It is thought that the last wild wolf in Ireland was killed in Co. Carlow around 1786. In previous centuries, a large population of grey wolves lived on the island and often posed a danger to its human inhabitants. According to the Annals of Connacht, in the year 1420 ‘wolves killed many people’; other sources describe in detail how wolves preyed upon the bodies of the dead after battle.
In the seventeenth century, an ‘anti-wolf campaign’ led to a rapid decline in the number of wolves in the country as their habitats were destroyed, professional wolf-hunters were hired and rewards were given for the killing of wolves. It is likely that wolves were hunted in Ireland long before the seventeenth century, though. The early word fáelaire may have meant ‘wolf-hunter’.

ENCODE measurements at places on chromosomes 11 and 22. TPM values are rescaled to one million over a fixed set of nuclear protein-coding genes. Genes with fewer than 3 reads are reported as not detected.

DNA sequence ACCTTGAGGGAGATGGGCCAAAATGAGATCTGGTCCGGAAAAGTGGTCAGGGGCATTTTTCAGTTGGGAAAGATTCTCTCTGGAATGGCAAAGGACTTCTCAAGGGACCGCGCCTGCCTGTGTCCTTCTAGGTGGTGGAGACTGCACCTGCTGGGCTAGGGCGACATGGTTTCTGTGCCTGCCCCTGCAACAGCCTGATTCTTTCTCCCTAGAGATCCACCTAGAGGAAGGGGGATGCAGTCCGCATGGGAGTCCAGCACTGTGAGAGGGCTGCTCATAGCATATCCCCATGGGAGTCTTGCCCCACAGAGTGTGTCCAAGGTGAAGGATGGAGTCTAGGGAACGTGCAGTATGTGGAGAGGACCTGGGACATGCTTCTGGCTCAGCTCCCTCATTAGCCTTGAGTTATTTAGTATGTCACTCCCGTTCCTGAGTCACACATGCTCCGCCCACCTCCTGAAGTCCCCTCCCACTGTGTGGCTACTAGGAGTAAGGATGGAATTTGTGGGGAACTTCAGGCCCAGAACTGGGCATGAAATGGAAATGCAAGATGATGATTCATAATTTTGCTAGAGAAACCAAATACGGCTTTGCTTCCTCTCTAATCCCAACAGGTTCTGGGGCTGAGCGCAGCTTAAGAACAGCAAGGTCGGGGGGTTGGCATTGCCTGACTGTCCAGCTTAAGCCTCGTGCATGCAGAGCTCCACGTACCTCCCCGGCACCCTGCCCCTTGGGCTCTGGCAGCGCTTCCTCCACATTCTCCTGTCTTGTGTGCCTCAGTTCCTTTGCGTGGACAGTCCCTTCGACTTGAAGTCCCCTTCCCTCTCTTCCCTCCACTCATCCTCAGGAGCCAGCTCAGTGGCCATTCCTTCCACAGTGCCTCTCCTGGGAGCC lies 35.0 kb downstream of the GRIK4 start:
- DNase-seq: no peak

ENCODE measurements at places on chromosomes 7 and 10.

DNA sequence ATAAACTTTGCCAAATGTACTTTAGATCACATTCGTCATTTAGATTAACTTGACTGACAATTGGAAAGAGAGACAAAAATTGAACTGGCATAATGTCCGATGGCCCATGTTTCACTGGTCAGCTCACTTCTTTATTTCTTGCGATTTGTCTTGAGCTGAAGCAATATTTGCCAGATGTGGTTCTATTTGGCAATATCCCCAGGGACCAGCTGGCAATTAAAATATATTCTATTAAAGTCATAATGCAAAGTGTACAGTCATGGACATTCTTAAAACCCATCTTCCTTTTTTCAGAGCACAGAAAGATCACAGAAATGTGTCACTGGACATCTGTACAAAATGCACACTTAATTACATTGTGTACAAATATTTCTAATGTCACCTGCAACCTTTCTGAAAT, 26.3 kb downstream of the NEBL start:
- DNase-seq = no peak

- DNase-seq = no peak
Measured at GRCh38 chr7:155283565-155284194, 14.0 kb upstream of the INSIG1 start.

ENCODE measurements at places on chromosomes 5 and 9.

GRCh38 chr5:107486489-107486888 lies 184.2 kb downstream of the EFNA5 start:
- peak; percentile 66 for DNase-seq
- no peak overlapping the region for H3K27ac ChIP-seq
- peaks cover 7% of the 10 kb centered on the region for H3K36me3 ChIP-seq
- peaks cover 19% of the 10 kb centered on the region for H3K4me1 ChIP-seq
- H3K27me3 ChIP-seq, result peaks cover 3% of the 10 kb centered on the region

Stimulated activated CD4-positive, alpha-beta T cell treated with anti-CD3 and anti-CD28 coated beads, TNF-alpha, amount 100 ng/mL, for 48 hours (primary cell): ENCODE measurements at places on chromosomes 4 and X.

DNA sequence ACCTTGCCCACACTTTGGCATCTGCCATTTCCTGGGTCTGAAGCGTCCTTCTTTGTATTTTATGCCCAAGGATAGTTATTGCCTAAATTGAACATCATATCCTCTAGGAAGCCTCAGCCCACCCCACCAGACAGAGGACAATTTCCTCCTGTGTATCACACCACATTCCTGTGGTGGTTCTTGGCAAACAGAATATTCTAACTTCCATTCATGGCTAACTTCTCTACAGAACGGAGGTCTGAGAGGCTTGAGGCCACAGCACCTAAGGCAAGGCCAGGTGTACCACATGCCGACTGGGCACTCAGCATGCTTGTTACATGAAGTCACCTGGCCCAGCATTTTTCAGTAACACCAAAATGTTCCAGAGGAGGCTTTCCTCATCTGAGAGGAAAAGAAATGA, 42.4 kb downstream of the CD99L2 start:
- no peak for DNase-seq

There is a similar word, fáelad, which forms part of a man’s name. Laignech Fáelad is associated with the area of Ossory (around counties Laois and Kilkenny); the second part of his name is taken to mean ‘behaving like a wolf’. Medieval Irish traditions claim that Laignech and his descendants turned into wolves and killed livestock. Ossory is also the location for a separate werewolf-tale told by Gerald of Wales, who travelled in Ireland in the late twelfth century and wrote an account of his experiences there.
Throughout history, the wolf has been most commonly known in Irish by the kenning mac tíre ‘son of the land’. Kennings are figurative expressions which sometimes serve as a way to avoid saying specific words. In many cultures, words for wolves are avoided, perhaps because people fear that mention of the actual name will summon the animal. It may have been fear, then, rather than affection which prompted the Irish to name the wolf ‘son of the land’.